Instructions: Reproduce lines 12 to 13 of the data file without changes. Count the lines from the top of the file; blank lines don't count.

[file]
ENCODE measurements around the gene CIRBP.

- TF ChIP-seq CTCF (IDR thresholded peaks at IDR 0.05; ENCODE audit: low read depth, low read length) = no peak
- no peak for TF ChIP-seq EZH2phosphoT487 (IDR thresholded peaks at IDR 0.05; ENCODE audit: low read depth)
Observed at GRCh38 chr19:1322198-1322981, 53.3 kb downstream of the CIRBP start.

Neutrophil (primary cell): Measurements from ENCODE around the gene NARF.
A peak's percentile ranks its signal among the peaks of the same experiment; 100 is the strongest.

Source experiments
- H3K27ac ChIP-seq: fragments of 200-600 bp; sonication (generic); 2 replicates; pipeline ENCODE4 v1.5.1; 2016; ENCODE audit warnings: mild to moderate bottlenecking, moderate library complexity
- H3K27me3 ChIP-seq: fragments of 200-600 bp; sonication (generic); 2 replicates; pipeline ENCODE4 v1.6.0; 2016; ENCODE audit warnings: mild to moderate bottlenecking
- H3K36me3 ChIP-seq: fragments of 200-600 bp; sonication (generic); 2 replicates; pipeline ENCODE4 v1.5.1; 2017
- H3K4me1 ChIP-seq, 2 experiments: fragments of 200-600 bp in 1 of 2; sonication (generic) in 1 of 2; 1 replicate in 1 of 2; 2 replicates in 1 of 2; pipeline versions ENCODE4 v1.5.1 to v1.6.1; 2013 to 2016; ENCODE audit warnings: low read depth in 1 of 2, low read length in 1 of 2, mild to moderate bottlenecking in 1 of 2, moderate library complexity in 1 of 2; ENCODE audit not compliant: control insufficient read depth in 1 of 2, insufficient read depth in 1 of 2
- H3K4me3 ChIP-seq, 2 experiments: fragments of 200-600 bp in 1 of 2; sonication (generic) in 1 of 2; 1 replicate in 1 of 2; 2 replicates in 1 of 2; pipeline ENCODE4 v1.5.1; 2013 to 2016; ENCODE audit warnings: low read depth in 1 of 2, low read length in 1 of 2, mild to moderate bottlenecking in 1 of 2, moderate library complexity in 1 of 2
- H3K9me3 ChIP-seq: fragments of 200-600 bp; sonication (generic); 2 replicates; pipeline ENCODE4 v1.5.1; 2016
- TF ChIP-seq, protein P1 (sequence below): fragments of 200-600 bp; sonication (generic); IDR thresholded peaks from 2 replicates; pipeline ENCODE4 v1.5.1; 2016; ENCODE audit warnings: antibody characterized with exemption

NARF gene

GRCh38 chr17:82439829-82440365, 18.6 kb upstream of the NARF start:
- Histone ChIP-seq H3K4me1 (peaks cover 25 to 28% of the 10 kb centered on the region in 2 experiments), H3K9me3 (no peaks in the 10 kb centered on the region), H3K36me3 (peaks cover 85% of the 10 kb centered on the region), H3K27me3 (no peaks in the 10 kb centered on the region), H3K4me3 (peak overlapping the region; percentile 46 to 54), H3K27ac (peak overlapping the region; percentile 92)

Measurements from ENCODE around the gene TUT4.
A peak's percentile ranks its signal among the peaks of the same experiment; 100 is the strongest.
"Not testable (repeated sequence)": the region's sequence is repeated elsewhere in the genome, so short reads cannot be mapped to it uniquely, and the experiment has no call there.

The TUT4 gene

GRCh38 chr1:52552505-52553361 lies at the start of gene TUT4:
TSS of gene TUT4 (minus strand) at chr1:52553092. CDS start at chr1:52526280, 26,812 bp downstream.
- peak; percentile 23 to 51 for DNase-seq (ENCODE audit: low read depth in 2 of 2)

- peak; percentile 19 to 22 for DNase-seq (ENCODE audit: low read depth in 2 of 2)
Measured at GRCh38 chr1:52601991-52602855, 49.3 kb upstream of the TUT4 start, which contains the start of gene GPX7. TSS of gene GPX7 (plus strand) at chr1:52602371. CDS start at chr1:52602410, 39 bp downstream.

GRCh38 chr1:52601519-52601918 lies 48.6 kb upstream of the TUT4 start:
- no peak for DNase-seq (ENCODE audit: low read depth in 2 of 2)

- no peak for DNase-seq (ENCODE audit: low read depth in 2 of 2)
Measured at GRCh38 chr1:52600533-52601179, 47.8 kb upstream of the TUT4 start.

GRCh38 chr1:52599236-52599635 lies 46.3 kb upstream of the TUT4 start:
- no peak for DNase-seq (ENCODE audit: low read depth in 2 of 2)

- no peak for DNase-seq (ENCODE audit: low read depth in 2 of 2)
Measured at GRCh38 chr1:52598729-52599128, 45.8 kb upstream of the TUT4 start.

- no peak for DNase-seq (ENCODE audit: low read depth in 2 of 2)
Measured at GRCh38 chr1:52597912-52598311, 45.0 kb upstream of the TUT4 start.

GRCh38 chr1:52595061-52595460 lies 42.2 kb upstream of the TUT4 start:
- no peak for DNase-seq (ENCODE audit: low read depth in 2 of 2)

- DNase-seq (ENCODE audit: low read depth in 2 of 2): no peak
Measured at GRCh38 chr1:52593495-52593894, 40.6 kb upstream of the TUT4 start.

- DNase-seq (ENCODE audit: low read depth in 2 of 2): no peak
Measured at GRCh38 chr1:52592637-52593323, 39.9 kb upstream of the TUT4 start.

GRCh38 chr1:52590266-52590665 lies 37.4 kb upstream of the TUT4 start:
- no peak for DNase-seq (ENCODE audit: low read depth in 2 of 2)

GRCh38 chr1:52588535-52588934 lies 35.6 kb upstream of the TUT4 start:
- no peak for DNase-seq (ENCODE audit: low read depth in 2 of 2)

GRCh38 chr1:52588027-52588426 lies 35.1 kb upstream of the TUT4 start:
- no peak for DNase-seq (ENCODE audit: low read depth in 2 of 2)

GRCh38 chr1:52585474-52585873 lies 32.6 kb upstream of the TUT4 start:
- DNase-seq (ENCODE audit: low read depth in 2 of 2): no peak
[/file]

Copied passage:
- H3K4me3 ChIP-seq, 2 experiments: fragments of 200-600 bp in 1 of 2; sonication (generic) in 1 of 2; 1 replicate in 1 of 2; 2 replicates in 1 of 2; pipeline ENCODE4 v1.5.1; 2013 to 2016; ENCODE audit warnings: low read depth in 1 of 2, low read length in 1 of 2, mild to moderate bottlenecking in 1 of 2, moderate library complexity in 1 of 2
- H3K9me3 ChIP-seq: fragments of 200-600 bp; sonication (generic); 2 replicates; pipeline ENCODE4 v1.5.1; 2016